After Pfizer announced highly successful preliminary results for its coronavirus vaccine, Trump administration officials said the good news reflected the success of their Operation Warp Speed program to accelerate vaccine development. Pfizer executives stressed the opposite, noting that the company had developed the vaccine with its own resources, not government grants.
That was true, but not the whole story. Over the summer, Pfizer had reached a $1.95 billion “advance purchase” agreement with the United States government, ensuring the company would be well compensated for eventually delivering 100 million doses of vaccine. In other words, though the government did not directly fund the drug development, it created an environment in which the pharmaceutical company could spend research dollars with abandon, knowing that success would be financially rewarded.
This may seem like a trivial case of a company and an administration each claiming credit for some happy news. But it speaks to a deeper reality the pandemic has revealed — both what is amazing about capitalism, and how the free market alone comes up short in solving enormous problems.
The nine months of the pandemic have shown that in a modern state, capitalism can save the day — but only when the government exercises its power to guide the economy and act as the ultimate absorber of risk. The lesson of Covid capitalism is that big business needs big government, and vice versa.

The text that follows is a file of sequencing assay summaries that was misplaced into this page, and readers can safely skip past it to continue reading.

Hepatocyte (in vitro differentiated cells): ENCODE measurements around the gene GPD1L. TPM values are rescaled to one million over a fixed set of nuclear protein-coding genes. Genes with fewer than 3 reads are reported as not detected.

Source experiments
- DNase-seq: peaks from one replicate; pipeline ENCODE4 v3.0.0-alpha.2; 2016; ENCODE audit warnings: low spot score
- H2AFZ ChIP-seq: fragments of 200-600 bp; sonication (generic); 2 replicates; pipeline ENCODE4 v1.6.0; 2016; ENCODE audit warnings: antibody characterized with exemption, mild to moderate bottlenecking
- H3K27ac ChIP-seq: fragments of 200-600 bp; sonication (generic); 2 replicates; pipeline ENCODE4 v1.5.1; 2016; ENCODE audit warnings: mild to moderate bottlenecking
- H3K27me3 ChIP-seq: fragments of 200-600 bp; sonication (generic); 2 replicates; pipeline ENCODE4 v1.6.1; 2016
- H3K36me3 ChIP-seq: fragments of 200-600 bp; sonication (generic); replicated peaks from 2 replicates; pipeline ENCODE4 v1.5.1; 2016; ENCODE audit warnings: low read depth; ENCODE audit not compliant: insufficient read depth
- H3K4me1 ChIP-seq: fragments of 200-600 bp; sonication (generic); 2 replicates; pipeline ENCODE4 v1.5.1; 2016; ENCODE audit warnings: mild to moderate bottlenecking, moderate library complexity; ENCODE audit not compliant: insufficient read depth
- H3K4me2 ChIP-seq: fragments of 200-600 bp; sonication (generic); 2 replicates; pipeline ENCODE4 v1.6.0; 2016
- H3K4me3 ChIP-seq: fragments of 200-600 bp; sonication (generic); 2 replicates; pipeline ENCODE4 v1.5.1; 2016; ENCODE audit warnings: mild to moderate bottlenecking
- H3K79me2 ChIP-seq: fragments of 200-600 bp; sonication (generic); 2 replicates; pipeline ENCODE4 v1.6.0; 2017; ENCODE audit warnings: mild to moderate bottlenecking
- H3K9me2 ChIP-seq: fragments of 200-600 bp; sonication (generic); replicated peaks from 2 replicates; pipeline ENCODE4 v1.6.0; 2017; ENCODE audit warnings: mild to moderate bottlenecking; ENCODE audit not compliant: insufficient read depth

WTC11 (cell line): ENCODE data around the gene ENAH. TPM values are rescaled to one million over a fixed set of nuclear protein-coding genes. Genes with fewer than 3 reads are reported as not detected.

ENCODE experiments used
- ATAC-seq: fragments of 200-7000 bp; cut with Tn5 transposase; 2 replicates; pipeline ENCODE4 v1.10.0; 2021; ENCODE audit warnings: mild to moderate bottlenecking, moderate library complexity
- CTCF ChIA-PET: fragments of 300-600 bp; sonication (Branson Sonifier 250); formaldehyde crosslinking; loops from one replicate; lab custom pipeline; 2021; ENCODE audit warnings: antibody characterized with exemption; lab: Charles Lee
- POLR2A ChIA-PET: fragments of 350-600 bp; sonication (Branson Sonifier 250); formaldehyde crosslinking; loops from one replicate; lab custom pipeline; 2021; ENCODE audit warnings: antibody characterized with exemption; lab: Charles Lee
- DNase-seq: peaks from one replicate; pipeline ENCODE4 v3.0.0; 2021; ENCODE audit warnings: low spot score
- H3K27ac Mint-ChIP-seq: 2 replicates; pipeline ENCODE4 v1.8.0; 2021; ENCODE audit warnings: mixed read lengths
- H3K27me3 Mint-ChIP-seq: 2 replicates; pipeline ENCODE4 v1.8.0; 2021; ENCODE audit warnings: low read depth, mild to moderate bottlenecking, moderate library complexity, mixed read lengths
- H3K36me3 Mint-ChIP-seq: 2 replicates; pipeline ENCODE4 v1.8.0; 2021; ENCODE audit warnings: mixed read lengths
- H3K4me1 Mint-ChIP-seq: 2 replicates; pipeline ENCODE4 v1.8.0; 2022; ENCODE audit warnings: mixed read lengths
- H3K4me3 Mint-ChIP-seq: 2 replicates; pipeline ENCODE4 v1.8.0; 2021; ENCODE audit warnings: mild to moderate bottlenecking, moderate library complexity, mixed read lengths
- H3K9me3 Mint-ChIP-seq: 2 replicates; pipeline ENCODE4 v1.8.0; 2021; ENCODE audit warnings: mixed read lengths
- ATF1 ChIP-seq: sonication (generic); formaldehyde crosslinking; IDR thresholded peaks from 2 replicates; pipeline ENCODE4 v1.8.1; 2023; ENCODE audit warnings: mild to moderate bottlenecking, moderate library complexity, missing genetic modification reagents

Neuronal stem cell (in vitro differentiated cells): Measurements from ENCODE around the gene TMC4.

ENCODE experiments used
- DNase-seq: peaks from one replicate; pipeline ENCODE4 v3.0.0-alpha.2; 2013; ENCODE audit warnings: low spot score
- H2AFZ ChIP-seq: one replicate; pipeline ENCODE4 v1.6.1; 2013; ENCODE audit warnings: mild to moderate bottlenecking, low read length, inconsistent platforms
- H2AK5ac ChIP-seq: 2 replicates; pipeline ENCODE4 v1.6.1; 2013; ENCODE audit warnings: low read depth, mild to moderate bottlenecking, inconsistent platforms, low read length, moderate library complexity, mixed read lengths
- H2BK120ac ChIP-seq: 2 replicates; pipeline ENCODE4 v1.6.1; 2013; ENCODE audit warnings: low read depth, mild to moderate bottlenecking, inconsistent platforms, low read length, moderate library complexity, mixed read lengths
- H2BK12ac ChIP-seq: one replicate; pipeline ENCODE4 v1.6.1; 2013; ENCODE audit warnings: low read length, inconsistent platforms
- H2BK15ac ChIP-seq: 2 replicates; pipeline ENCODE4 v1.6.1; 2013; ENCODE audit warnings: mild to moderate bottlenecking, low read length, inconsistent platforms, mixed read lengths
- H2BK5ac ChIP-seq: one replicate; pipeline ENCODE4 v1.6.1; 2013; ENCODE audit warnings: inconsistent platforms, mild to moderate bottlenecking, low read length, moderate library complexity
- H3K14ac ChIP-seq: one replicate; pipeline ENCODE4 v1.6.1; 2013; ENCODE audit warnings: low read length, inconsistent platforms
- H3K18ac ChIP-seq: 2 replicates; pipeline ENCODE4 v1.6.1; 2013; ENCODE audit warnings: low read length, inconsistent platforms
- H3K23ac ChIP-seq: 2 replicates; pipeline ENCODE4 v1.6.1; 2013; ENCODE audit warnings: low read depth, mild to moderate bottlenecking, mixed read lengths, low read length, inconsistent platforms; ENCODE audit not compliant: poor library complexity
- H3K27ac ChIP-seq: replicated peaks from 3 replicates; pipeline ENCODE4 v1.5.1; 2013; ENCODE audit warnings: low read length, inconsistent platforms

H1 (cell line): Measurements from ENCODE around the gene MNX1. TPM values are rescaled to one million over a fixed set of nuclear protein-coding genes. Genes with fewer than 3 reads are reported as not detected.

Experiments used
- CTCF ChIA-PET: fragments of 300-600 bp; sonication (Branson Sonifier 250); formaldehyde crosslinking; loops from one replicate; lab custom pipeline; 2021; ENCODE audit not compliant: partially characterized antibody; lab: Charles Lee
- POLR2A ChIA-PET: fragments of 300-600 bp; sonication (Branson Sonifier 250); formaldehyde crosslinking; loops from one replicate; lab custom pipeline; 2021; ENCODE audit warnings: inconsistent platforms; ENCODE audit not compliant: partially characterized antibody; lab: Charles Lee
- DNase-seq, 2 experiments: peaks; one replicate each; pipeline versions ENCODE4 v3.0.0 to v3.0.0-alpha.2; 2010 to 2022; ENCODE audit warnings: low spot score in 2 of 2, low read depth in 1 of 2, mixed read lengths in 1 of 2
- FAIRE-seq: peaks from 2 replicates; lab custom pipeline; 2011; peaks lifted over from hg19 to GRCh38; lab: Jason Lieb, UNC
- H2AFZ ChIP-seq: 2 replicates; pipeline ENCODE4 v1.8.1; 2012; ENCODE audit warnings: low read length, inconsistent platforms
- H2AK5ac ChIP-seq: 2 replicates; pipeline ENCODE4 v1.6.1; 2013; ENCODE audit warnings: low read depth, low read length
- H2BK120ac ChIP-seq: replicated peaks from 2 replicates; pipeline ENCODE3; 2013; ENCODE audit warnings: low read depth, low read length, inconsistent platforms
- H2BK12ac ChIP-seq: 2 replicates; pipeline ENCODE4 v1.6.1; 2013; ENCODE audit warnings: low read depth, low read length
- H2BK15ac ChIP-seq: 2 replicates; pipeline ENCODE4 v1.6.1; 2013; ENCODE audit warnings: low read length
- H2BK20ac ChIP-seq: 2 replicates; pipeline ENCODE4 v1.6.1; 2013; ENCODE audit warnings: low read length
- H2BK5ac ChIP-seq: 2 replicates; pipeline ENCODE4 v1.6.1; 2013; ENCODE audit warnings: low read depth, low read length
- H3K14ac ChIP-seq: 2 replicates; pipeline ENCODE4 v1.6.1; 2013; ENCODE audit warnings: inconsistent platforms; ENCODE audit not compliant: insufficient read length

With astonishing nimbleness and speed, businesses in the United States and worldwide have accomplished remarkable feats — most notably the biotechnology and pharmaceutical companies trying to fight the virus. (The German drug maker BioNTech developed the vaccine with Pfizer.) But the list includes other important achievements: keeping grocery store shelves stocked even as much of the capacity to process and distribute food was disrupted, and redeploying factories to make ventilators and personal protective equipment.
Big business and big government both play vital roles in making the modern economy work. The pandemic has shown how these two can’t really be disentangled — they rely on each other more than partisans may care to acknowledge.
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